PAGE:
D4.2 Case Study Innovation

Rienks, Harm and Brendan Moore (2023): EU Innovation Funding for Climate Neutrality. D4.2: 4i-TRACTION case study report. Wageningen University, Wageningen and Vrije Universiteit Brussel, Brussels.

Report: EU innovation funding for climate neutrality

In this report, we examine four interconnected research questions related to innovation policy for climate change in the EU.

Achieving the goals of the Paris Agreement will require a deep, rapid, and system-wide transformation of how society operates. For this transformation to be successful, carbon-intensive technologies will need to be substituted by low-carbon alternatives. Some of these technologies can be replaced by existing ones, such as traditional solar photovoltaics and wind energy. But given the urgent need to reduce emissions, new technologies are also necessary and existing technologies need to be further developed. Governments can accelerate innovation by eliminating or reducing the obstacles that impede it. One key obstacle, especially for technologies that are in the early stages of development, is a lack of funding. Private investors are often hesitant to provide funding for such technologies, leaving the public sector as a vital source for financing. Therefore, public funding for technological innovation is a core instrument for climate mitigation policy.

Which level of government should be tasked with innovation policy?

Our theoretical framework regarding the appropriate level of government to design innovation policy is mainly based on the fiscal federalism literature. The key finding here is that, for technologies in the early stages of development, it is surprisingly difficult to find arguments relating to efficiency or effectiveness that support decentralization for climate-related R&D funding. This is in contrast to the arguments that support centralization. Here, the incentives of a higher level of government – the EU – seem to be more aligned with stimulating climate change mitigation innovation, especially because it better internalizes the positive cross-border externalities associated with innovation. Additional arguments for centralization include reduced administrative costs for distributing and monitoring funds (economies of scale), reducing transaction costs related to cross-border cooperation, the avoidance of overlapping (duplicate) policies, increased potential for competition between innovative firms, and a reduction of political risk in case of failed innovation projects. For technologies that are more mature the arguments that support decentralization become stronger. In these later stages of development, problems become less technical and more uncertain, making the context in which an innovation is used increasingly important. The relevance of policy learning/experimentation and jurisdictional competition increases, making the member state and regional levels of government increasingly efficient in designing and implementing innovation policy.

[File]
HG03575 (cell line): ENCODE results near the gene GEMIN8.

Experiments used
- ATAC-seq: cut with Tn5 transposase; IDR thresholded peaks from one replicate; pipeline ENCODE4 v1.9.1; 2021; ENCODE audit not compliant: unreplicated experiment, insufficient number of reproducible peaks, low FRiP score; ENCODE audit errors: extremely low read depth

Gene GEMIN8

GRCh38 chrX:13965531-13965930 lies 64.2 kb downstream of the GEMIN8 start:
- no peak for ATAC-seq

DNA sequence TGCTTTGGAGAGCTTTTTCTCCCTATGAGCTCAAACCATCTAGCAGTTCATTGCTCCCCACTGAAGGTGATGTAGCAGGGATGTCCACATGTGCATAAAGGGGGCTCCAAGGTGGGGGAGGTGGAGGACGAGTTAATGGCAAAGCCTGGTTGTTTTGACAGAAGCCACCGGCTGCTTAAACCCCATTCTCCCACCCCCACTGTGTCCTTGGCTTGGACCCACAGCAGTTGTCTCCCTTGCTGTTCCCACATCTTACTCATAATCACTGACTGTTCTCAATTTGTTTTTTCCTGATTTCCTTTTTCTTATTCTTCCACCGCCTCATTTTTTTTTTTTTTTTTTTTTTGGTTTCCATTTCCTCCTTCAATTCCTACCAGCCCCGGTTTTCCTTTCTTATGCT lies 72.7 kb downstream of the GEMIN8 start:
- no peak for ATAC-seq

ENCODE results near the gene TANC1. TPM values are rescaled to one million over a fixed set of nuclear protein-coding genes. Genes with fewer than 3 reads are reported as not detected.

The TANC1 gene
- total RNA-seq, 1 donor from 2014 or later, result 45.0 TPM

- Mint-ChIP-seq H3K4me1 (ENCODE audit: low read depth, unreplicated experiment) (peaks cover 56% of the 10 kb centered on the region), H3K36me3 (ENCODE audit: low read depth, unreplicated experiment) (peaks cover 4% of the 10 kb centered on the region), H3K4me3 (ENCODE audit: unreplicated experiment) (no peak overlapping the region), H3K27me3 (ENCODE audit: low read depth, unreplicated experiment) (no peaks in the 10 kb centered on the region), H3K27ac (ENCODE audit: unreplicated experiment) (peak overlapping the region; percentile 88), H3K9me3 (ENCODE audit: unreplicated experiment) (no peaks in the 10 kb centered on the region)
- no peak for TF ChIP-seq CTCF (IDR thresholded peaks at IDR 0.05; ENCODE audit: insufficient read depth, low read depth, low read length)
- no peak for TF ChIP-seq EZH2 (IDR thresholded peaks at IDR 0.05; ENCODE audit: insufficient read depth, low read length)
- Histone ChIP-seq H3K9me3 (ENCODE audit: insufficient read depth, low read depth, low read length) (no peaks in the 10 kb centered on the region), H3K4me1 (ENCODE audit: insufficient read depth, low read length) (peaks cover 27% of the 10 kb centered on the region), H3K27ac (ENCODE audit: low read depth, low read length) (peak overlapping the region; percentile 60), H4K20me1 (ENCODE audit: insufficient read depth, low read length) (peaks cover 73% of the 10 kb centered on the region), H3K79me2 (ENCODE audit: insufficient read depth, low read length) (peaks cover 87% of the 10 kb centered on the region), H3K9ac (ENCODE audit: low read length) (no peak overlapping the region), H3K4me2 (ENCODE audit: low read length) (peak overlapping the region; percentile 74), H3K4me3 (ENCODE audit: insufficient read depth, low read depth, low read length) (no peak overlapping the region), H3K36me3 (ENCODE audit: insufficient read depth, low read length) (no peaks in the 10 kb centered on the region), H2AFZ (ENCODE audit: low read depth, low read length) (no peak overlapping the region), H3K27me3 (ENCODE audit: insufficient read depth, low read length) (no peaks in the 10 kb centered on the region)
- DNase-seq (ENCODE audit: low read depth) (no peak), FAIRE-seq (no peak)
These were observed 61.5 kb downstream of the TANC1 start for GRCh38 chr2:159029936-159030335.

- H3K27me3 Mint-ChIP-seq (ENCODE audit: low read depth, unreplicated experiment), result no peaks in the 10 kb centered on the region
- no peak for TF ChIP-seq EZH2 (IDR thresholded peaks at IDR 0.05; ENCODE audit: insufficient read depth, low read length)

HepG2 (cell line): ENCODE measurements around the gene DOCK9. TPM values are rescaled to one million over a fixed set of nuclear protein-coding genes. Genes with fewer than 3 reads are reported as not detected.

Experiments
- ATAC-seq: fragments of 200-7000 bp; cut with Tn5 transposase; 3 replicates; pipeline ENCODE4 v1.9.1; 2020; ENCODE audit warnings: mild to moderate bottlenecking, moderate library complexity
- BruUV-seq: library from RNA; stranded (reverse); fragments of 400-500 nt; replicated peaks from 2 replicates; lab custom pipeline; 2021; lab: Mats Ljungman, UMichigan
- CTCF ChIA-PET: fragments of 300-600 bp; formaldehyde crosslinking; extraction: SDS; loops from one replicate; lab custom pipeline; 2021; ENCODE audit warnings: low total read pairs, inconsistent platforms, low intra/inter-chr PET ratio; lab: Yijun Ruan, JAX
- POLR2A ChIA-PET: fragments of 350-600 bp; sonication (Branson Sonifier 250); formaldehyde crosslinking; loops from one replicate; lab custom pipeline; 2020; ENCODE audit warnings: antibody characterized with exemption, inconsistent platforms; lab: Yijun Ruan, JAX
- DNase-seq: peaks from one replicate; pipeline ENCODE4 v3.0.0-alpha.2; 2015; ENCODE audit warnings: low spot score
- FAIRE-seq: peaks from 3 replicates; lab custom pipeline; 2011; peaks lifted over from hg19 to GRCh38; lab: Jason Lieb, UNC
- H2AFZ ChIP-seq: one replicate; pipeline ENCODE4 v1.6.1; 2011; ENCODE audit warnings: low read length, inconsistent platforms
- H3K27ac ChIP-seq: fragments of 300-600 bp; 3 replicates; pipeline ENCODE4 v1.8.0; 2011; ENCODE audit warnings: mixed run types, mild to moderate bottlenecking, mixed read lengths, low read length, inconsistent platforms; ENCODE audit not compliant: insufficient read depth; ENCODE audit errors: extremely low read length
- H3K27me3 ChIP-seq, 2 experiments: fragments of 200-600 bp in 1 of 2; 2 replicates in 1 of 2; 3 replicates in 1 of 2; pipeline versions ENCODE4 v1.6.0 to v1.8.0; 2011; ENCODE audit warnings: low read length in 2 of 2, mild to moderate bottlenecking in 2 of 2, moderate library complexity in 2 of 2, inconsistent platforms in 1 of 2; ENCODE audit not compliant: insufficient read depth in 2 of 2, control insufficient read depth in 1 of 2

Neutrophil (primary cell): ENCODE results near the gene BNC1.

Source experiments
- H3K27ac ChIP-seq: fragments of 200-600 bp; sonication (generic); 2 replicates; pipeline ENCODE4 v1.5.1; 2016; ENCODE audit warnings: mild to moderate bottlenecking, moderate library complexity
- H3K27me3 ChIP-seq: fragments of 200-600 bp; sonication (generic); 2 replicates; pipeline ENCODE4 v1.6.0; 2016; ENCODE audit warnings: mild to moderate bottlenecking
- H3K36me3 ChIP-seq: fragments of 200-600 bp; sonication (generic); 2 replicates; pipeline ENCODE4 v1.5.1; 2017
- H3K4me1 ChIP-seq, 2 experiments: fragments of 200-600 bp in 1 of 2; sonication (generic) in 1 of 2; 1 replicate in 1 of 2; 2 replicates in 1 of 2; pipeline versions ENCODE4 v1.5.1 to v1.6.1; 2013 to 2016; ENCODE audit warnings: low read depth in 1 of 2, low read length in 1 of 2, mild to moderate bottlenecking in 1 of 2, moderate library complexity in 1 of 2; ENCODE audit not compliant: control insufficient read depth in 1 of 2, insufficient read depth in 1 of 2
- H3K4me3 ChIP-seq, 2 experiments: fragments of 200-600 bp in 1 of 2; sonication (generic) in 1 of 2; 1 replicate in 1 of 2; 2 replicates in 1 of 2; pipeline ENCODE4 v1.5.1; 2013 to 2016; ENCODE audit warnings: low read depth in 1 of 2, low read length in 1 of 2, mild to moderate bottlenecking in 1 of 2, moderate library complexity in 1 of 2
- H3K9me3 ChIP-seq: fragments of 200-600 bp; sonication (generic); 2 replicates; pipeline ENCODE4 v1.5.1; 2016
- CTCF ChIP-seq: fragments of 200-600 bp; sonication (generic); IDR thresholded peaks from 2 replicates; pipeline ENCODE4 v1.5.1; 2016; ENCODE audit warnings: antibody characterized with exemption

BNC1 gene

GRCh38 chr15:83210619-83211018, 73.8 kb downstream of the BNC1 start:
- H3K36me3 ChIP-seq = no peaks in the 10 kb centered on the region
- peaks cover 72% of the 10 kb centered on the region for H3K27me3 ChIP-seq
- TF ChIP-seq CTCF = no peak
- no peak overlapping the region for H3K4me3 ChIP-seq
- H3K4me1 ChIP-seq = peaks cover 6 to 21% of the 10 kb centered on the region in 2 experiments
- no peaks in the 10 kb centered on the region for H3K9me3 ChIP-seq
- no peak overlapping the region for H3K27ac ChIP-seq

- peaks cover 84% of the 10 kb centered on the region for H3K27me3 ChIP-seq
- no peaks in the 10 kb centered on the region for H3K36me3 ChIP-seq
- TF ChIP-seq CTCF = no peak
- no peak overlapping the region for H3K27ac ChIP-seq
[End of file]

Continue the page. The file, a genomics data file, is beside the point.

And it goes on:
How much public funding is required for climate change mitigation R&D?

Our theoretical reflection with regard to the required amount of public funding for climate change mitigation R&D is based on Integrated Assessment Models (IAMs). We begin this analysis by using the estimates from McCollum et al.’ IAM multi-model analysis of the required future low-carbon energy investments in the EU. Based on these estimates, we calculate a lower bound (based on average historical financing mixes) of required public R&D funding and a higher bound (based on pre-existing results of expert surveys). This explorative exercise suggests that in 2025 EU R&D funding aimed at climate change mitigation should be between 0.01% and 0.15% of GDP to be compatible with a 1.5 °C scenario.